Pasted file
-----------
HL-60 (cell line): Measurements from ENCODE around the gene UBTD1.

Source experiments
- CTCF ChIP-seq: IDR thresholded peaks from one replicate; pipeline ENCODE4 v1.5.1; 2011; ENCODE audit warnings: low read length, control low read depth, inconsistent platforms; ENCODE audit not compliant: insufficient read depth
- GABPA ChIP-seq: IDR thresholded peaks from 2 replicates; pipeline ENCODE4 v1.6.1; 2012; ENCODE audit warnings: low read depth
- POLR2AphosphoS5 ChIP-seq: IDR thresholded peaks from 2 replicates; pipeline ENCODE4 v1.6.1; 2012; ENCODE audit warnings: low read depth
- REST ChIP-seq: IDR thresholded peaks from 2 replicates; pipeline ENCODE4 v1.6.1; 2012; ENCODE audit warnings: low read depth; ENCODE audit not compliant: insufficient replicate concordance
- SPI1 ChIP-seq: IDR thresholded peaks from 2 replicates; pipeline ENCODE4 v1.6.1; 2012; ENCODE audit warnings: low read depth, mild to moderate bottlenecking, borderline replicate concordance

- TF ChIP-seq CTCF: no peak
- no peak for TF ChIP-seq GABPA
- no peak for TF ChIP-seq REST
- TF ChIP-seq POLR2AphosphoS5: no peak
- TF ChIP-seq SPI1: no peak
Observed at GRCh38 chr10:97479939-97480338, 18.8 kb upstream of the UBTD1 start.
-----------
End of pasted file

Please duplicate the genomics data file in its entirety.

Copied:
HL-60 (cell line): Measurements from ENCODE around the gene UBTD1.

Source experiments
- CTCF ChIP-seq: IDR thresholded peaks from one replicate; pipeline ENCODE4 v1.5.1; 2011; ENCODE audit warnings: low read length, control low read depth, inconsistent platforms; ENCODE audit not compliant: insufficient read depth
- GABPA ChIP-seq: IDR thresholded peaks from 2 replicates; pipeline ENCODE4 v1.6.1; 2012; ENCODE audit warnings: low read depth
- POLR2AphosphoS5 ChIP-seq: IDR thresholded peaks from 2 replicates; pipeline ENCODE4 v1.6.1; 2012; ENCODE audit warnings: low read depth
- REST ChIP-seq: IDR thresholded peaks from 2 replicates; pipeline ENCODE4 v1.6.1; 2012; ENCODE audit warnings: low read depth; ENCODE audit not compliant: insufficient replicate concordance
- SPI1 ChIP-seq: IDR thresholded peaks from 2 replicates; pipeline ENCODE4 v1.6.1; 2012; ENCODE audit warnings: low read depth, mild to moderate bottlenecking, borderline replicate concordance

- TF ChIP-seq CTCF: no peak
- no peak for TF ChIP-seq GABPA
- no peak for TF ChIP-seq REST
- TF ChIP-seq POLR2AphosphoS5: no peak
- TF ChIP-seq SPI1: no peak
Observed at GRCh38 chr10:97479939-97480338, 18.8 kb upstream of the UBTD1 start.